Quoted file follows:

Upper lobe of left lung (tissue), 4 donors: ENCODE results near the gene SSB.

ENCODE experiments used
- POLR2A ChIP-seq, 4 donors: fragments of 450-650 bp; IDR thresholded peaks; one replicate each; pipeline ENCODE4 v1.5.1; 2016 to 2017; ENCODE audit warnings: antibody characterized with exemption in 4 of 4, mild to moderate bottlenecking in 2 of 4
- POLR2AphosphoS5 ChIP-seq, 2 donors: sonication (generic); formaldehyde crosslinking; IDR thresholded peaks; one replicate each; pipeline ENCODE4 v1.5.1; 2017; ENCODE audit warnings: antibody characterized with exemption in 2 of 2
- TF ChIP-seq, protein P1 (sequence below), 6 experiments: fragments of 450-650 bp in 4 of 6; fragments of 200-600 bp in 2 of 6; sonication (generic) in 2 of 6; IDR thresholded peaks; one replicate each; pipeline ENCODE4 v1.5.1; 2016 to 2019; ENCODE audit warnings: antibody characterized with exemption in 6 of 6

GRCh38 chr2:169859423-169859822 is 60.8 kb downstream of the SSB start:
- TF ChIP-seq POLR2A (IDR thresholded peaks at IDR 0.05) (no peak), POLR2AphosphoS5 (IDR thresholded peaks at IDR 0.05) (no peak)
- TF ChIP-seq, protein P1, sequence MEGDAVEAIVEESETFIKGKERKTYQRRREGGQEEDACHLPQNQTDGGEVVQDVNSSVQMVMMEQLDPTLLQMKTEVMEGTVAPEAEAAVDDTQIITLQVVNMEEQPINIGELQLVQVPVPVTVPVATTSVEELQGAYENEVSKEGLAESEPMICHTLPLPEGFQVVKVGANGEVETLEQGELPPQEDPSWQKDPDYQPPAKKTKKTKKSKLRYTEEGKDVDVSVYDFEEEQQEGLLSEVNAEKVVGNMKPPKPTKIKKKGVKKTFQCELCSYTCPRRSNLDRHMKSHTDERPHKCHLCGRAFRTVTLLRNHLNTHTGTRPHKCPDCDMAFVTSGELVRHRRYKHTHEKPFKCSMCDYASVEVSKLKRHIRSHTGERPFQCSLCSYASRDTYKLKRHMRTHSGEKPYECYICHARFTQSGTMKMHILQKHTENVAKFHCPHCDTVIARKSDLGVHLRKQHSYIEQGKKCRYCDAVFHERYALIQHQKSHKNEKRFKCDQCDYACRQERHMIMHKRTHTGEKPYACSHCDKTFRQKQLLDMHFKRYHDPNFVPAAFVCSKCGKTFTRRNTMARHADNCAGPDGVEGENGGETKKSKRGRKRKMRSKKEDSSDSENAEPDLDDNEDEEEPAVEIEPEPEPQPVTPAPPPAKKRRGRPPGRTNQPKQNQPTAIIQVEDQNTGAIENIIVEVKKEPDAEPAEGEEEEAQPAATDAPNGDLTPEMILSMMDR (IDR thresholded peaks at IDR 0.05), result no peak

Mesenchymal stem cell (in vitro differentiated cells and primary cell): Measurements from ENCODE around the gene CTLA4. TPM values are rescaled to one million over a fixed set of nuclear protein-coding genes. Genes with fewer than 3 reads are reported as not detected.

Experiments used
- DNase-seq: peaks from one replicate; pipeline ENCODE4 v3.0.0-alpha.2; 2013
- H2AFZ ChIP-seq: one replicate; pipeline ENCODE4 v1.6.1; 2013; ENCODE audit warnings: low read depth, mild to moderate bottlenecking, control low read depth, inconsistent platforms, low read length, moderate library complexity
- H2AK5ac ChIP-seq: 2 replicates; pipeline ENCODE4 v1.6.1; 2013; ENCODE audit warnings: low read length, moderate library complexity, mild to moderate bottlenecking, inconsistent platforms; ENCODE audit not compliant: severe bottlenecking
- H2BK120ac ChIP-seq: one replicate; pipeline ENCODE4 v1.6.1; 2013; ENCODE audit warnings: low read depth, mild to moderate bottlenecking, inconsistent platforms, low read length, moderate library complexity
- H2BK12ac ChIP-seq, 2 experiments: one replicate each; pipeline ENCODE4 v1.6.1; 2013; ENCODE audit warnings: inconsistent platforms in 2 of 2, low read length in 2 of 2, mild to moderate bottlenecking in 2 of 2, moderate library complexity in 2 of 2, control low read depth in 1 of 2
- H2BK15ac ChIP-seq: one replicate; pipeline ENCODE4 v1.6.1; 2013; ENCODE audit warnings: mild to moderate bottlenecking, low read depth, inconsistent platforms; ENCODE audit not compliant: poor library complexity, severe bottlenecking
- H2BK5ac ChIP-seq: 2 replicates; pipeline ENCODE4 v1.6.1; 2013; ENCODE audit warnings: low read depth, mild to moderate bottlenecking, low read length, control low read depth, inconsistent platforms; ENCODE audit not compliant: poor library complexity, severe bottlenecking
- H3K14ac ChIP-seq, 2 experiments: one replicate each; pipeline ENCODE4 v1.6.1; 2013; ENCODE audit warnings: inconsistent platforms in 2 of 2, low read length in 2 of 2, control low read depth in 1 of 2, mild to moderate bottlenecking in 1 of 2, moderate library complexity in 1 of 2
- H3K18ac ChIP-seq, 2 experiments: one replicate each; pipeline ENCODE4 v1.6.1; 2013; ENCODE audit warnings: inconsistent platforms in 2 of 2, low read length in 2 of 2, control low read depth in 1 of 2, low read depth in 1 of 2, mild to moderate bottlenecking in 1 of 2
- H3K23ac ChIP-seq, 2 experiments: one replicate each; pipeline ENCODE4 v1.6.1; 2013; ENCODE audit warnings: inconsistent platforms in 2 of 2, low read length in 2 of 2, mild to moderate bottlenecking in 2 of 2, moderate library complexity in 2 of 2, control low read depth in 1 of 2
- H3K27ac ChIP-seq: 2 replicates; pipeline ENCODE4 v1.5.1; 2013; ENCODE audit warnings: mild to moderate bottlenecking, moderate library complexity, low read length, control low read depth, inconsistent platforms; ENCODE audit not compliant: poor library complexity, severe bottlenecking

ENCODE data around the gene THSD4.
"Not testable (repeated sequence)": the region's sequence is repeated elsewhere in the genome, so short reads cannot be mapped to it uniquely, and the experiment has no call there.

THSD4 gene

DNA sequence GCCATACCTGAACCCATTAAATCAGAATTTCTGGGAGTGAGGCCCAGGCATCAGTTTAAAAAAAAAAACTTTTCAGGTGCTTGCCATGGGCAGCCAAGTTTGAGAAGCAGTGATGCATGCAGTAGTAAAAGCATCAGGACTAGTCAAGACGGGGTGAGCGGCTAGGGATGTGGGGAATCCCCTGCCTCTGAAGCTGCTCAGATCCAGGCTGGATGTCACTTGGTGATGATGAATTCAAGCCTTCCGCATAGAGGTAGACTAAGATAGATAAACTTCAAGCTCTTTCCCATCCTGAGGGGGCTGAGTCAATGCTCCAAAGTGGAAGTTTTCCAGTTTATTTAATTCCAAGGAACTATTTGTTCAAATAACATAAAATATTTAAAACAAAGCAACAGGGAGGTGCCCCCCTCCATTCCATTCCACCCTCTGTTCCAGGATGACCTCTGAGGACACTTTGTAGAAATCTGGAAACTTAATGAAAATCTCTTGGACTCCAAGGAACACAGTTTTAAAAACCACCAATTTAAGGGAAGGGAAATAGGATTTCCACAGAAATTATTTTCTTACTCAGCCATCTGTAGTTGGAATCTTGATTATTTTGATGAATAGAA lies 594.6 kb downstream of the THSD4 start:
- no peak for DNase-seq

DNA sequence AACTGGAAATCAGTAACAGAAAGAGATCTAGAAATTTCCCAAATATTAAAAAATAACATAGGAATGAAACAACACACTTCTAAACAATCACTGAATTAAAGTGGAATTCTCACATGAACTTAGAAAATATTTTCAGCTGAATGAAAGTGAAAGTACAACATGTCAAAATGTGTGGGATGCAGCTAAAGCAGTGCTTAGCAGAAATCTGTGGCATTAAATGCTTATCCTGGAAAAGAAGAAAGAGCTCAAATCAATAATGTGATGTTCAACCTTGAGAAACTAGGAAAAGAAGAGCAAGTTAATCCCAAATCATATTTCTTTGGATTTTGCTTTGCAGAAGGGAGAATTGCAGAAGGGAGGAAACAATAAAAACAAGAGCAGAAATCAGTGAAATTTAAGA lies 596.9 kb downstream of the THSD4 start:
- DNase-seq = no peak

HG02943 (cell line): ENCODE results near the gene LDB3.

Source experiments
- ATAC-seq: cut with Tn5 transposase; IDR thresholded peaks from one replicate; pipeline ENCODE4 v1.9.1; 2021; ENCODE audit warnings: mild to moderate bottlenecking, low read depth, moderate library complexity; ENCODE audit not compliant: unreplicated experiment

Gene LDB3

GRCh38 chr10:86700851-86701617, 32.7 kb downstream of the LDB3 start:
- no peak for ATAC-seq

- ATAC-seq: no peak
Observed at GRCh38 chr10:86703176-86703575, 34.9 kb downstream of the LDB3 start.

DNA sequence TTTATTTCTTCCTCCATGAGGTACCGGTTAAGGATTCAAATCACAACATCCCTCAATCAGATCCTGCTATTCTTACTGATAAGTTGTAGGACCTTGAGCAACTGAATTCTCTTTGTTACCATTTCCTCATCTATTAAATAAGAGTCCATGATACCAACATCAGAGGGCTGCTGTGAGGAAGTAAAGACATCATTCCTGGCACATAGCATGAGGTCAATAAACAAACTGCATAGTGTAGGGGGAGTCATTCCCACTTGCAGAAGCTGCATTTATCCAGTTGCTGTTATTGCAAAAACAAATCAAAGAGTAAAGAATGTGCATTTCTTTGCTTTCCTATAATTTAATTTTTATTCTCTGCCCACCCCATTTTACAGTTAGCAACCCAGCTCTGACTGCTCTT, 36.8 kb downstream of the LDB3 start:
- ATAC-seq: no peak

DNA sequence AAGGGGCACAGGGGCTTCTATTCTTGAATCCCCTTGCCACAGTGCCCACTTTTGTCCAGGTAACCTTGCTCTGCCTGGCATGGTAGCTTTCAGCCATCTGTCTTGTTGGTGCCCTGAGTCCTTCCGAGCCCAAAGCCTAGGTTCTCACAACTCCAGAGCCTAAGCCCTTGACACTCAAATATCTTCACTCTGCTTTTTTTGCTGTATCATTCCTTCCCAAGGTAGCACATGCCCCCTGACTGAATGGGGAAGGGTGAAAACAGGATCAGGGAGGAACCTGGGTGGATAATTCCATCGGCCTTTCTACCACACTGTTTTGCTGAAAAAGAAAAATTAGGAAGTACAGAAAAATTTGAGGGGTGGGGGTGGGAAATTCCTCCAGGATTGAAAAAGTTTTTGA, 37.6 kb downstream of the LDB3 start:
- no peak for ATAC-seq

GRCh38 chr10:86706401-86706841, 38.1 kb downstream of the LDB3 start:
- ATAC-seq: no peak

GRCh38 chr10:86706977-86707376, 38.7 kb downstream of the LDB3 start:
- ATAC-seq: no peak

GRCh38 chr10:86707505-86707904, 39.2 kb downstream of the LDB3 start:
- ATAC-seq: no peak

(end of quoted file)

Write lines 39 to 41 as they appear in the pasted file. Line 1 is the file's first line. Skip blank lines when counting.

DNA sequence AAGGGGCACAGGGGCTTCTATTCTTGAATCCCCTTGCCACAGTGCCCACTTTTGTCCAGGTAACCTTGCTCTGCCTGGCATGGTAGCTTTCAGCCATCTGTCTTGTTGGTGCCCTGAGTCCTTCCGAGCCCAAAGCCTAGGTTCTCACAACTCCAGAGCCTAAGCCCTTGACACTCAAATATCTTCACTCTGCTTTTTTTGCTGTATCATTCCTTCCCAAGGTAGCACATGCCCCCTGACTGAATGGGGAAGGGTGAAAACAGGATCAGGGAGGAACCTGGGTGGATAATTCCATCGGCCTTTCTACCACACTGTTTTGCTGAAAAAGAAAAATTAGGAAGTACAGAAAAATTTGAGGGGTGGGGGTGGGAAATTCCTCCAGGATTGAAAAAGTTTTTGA, 37.6 kb downstream of the LDB3 start:
- no peak for ATAC-seq

GRCh38 chr10:86706401-86706841, 38.1 kb downstream of the LDB3 start: